Governing by ‘Mass Passions’

We're hearing a lot these days from President Clinton regarding why he should not be impeached—mainly because he's sorry about "misleading" the American people. But last weekend he gave us a new reason that Congress should not vote to impeach. According to the polls, the president said, "around three-quarters of the American people think [censure] is the right thing to do." And, he rather testily suggested, Congress should not go against what the people want. So our policies are going to be set by the polls? Well, if that's what we're going to do, I have a few questions to ask the president—questions inspired by my good friend Bill Bennett. First, if we're going to determine policy by the polls, when is the president going to support a ban on partial-birth abortions? After all, the polls show that 88 percent of all Americans support such a ban. The president nonetheless has vetoed it every year. Second, when is the president going to throw his support behind school choice? Most Americans—83 percent, according to one poll—support greater choice in schools. The president adamantly opposes it. And when is President Clinton going to support a school prayer bill? The polls show a strong majority of Americans support such legislation. The polls also tell us that 74 percent of all Americans support parental consent when it comes to abortion. But the Clinton administration strongly opposes any such law. The truth is you can't have it both ways, Mr. President. You cannot say we should govern by the polls only when the polls are on your side. But of course, we don't—and shouldn't—govern by polls at all. Our Founding Fathers would have been horrified at the very idea. In fact, James Madison knew that the greater good often required going against popular opinion. In The Federalist Papers he explained the dangers of pandering to popular opinion. "There are moments in public affairs," Madison wrote, "when the people, stimulated by some irregular passion, or some illicit advantage... may call for measures which they themselves will afterwards be the most ready to lament and condemn." Madison's answer to human frailty was republicanism with a small r. In a republican form of government, you see, the people don't decide important questions directly. Instead, they elect leaders who decide on their behalf—leaders, who should be endowed with virtue and wisdom. Our Founders were fearful of direct democracy. The idea was that representatives, unaffected by the demands of "irregular passions," could take a longer-term view of policies. They would sift popular passions through a process of reasoned and principled debate, until a consensus was reached. The Founders designed this safeguard because they were heirs to the Christian tradition with its belief in fallen human nature. Today—thanks to mass communications—popular passions are stirred up more swiftly than ever. People are polled about issues they may know little about—and politicians use those polls to inflame public passions for partisan purposes. That's why you and I need to help our neighbors understand why our leaders—not the polls—ought to determine whether or not the president is impeached. And by the way, Mr. President, if you're still determined to rule by the polls, I'll make a deal with you: I'll stop pushing for impeachment if you'll push for a ban on partial-birth abortion and get behind school prayer and school choice. Better yet, let's both forget the polls—and encourage Congress to do the right thing.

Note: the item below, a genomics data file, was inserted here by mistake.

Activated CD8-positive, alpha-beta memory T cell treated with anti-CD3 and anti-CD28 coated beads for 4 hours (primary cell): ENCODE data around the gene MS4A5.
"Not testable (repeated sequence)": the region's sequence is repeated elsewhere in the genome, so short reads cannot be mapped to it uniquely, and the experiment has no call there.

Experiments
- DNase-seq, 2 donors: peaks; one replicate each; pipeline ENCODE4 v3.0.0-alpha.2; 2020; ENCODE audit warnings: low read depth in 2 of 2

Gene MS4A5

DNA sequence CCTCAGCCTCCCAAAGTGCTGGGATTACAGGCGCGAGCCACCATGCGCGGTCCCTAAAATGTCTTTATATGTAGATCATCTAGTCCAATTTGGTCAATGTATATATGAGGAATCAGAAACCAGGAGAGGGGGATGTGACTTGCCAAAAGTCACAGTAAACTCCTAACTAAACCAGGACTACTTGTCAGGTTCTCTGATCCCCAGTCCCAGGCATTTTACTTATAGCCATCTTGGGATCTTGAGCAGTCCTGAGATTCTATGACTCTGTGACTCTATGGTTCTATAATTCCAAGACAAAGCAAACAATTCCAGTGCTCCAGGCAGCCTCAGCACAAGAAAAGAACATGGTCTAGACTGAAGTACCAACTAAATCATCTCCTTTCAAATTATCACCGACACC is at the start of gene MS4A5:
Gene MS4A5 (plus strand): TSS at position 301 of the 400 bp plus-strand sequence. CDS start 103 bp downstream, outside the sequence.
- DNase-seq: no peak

Chuck Colson



  • Facebook Icon in Gold
  • Twitter Icon in Gold
  • LinkedIn Icon in Gold

Sign up for the Daily Commentary